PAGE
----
Friday, April 22, 2011

Jesu, meine Freude

I decided that, on Good Friday, Die Walküre would come under the heading of "all the vain things that charm me most."  So I went to church.  The paradoxes and mysteries of this liturgical season have had a great deal of music dedicated to them, and so I also went down to Immanuel Lutheran for a concert featuring J.S. Bach and Buxtehude.  (One of the most valuable things I learned living in Germany was vigilance in looking out for free and cheap concerts of Bach and/or Buxtehude.)  In addition to the church's choir, this evening of Good Friday music featured the contributions of early music group ARTEK, whose midday, midweek, midtown concerts I have often enjoyed.  And I had a beautiful evening.  ARTEK were impressive as ever, and the choir sang with passion and sensitivity to the music.

For me, lover of both German baroque music, and the wonderful old German that goes with it, the selections were a treat. After "Halt, was du hast" by Johann Michael Bach came Buxtehude's "Jesu, meine Freude." My favorite movement of this is without a doubt the bass solo "Trotz dem alten Drachen." Obviously this is a great deal of fun to say, but it is also an inspiring text in a vigorous setting, here sung by Eric Edlund. ARTEK had a moment to shine with Johann Rosenmüller's "O Jesu süß." Buxtehude's beautiful "O clemens, o mitis" was given with a lovely interiority by Tiffany Rosenquist and members of ARTEK.  The J.S. Bach "Jesu, meine Freude" (BWV 227, text here) was given last, wisely. See you on the other side of Easter, Gentle Readers.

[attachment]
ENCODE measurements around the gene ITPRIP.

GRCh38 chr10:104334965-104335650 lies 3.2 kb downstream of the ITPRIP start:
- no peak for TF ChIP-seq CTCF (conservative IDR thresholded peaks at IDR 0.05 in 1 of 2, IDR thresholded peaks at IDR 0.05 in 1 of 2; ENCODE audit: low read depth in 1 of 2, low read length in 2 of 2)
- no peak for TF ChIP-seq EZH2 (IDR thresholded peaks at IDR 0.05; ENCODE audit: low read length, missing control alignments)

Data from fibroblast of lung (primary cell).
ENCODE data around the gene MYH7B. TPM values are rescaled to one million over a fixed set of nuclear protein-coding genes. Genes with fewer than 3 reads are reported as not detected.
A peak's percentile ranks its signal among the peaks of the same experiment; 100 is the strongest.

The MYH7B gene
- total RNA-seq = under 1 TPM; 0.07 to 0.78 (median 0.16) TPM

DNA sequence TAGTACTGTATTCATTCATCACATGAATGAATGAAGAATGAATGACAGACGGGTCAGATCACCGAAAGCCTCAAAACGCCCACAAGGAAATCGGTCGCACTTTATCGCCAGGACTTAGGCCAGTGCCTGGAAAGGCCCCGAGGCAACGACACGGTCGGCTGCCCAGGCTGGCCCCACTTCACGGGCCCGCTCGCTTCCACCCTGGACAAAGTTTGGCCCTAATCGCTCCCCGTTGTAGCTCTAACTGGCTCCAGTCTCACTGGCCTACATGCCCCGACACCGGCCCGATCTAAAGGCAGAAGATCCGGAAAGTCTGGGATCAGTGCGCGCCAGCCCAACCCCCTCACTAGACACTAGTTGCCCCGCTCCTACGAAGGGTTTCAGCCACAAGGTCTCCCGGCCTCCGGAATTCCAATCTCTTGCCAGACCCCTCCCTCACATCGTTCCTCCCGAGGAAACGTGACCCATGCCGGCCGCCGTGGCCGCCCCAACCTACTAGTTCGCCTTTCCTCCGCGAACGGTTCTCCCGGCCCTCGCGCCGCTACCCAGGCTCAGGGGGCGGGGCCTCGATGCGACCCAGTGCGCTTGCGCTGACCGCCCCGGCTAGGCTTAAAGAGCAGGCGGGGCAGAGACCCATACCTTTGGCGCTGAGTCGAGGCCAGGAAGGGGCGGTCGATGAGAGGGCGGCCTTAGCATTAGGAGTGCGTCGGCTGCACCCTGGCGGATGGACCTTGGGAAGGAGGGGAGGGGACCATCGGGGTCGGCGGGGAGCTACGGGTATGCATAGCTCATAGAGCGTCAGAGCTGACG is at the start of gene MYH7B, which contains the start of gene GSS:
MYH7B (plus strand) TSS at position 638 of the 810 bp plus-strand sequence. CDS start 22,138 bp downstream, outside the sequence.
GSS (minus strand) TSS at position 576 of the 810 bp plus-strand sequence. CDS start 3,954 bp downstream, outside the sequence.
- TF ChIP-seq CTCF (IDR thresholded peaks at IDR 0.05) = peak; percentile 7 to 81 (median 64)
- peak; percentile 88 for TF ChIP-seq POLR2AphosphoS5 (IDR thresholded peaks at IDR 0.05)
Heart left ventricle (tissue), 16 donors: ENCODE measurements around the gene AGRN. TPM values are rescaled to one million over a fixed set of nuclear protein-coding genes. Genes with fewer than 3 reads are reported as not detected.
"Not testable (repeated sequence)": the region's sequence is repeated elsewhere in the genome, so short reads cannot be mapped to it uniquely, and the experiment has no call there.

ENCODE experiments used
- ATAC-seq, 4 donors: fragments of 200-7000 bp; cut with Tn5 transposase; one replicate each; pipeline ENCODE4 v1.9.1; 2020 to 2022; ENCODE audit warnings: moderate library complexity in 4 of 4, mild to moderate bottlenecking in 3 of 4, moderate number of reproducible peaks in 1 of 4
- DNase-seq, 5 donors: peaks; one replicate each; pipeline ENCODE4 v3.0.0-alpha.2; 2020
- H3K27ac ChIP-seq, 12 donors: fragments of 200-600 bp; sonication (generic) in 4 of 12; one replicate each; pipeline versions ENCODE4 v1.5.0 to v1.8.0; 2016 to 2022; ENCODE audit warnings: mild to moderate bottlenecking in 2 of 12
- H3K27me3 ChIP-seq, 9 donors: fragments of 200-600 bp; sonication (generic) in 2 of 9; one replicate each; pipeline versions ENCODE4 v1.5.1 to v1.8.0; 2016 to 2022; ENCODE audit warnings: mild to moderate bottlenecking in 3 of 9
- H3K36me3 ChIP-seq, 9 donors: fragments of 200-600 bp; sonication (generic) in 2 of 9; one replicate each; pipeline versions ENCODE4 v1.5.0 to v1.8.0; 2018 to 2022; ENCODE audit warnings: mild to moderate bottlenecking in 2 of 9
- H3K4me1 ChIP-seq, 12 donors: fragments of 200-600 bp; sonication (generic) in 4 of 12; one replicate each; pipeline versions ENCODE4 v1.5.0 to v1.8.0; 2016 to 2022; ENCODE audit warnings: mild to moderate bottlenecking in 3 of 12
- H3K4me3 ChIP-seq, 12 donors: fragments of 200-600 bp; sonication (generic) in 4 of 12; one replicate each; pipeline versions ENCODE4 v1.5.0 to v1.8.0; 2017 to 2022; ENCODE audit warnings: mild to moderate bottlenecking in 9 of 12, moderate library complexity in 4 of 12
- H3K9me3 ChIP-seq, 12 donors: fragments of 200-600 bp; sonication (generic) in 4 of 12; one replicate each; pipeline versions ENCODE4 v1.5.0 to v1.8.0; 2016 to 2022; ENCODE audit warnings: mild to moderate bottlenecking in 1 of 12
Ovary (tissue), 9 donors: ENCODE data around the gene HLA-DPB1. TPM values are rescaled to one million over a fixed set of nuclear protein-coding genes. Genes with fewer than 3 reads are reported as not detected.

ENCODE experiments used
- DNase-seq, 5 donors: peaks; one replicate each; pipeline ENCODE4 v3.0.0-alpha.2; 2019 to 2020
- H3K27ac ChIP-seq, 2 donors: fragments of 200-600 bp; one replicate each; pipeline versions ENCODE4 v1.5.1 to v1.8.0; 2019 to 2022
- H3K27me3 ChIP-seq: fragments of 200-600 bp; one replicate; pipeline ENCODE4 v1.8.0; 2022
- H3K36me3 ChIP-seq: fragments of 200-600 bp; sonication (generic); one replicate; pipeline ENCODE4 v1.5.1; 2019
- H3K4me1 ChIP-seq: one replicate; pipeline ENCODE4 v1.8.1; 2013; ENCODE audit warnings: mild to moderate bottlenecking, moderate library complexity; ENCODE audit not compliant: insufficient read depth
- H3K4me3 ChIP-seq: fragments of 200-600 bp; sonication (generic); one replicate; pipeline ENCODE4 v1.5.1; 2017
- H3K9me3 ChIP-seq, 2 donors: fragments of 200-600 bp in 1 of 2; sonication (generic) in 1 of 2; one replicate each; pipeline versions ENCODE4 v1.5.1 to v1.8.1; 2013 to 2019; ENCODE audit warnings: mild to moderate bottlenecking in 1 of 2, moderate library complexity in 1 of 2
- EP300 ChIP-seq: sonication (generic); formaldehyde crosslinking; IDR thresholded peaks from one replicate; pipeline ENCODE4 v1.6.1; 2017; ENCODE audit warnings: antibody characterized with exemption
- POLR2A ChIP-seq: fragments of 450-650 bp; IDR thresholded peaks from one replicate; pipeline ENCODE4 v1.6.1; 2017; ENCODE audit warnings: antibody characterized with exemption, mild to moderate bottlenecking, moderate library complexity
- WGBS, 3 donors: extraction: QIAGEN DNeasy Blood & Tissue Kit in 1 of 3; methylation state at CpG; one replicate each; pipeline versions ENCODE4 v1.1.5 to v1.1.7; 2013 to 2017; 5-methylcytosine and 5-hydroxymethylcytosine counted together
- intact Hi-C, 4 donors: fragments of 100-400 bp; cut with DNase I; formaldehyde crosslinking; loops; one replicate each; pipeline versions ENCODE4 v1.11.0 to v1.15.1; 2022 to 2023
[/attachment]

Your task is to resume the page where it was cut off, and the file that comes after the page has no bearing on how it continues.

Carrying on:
1. Fantastic recording in the video, and I have the (probably wrong) impression they're all very young. Their voices sounds young.

    I only ever remember Buxtehude on high holidays. He must have done lots of secular music too.

  2. @DTO The group is the European Chamber Soloists, of whom I know virtually nothing. Based on this, though, I'm quite impressed.

    Of Buxtehude I know far less than I should, but am acquainted with him chiefly from free Saturday evening organ concerts from my Marburg days, featuring toccatas, preludes, and fugues galore.


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